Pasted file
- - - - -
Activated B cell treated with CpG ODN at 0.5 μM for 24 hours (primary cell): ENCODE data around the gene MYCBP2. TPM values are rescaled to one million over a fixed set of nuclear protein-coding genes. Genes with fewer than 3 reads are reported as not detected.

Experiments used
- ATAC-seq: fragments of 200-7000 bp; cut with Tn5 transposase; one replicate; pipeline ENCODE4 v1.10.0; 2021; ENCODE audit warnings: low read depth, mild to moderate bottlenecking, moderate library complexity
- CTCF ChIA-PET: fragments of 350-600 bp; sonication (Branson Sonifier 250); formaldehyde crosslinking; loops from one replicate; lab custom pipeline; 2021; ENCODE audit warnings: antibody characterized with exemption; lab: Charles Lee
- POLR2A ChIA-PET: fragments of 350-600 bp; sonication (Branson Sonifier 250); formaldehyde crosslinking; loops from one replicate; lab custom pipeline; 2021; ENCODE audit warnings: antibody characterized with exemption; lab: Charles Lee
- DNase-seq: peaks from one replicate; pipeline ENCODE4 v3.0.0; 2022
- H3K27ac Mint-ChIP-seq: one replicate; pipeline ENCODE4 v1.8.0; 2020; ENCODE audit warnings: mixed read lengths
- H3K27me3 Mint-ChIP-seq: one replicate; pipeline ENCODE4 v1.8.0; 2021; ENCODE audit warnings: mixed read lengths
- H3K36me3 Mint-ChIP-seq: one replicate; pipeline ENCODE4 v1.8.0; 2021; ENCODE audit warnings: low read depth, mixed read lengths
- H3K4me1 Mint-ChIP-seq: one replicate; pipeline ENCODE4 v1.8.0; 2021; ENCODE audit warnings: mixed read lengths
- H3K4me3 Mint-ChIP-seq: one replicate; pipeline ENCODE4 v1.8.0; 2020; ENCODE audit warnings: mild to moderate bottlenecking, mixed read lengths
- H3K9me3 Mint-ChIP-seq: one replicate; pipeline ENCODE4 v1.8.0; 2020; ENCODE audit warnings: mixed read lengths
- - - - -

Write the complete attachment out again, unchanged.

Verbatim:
Activated B cell treated with CpG ODN at 0.5 μM for 24 hours (primary cell): ENCODE data around the gene MYCBP2. TPM values are rescaled to one million over a fixed set of nuclear protein-coding genes. Genes with fewer than 3 reads are reported as not detected.

Experiments used
- ATAC-seq: fragments of 200-7000 bp; cut with Tn5 transposase; one replicate; pipeline ENCODE4 v1.10.0; 2021; ENCODE audit warnings: low read depth, mild to moderate bottlenecking, moderate library complexity
- CTCF ChIA-PET: fragments of 350-600 bp; sonication (Branson Sonifier 250); formaldehyde crosslinking; loops from one replicate; lab custom pipeline; 2021; ENCODE audit warnings: antibody characterized with exemption; lab: Charles Lee
- POLR2A ChIA-PET: fragments of 350-600 bp; sonication (Branson Sonifier 250); formaldehyde crosslinking; loops from one replicate; lab custom pipeline; 2021; ENCODE audit warnings: antibody characterized with exemption; lab: Charles Lee
- DNase-seq: peaks from one replicate; pipeline ENCODE4 v3.0.0; 2022
- H3K27ac Mint-ChIP-seq: one replicate; pipeline ENCODE4 v1.8.0; 2020; ENCODE audit warnings: mixed read lengths
- H3K27me3 Mint-ChIP-seq: one replicate; pipeline ENCODE4 v1.8.0; 2021; ENCODE audit warnings: mixed read lengths
- H3K36me3 Mint-ChIP-seq: one replicate; pipeline ENCODE4 v1.8.0; 2021; ENCODE audit warnings: low read depth, mixed read lengths
- H3K4me1 Mint-ChIP-seq: one replicate; pipeline ENCODE4 v1.8.0; 2021; ENCODE audit warnings: mixed read lengths
- H3K4me3 Mint-ChIP-seq: one replicate; pipeline ENCODE4 v1.8.0; 2020; ENCODE audit warnings: mild to moderate bottlenecking, mixed read lengths
- H3K9me3 Mint-ChIP-seq: one replicate; pipeline ENCODE4 v1.8.0; 2020; ENCODE audit warnings: mixed read lengths